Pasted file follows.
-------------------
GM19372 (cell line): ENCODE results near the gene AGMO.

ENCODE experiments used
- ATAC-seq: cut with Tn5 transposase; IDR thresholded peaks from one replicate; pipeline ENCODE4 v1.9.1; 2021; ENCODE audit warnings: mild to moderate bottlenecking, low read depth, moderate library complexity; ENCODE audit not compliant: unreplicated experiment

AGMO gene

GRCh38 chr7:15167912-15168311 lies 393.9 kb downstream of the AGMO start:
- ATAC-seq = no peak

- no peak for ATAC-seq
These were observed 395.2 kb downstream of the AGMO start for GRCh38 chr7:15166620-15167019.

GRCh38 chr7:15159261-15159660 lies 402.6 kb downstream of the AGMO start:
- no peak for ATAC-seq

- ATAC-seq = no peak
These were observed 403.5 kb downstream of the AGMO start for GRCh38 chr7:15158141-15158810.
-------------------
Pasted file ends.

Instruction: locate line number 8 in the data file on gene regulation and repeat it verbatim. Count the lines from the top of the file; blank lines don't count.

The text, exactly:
These were observed 395.2 kb downstream of the AGMO start for GRCh38 chr7:15166620-15167019.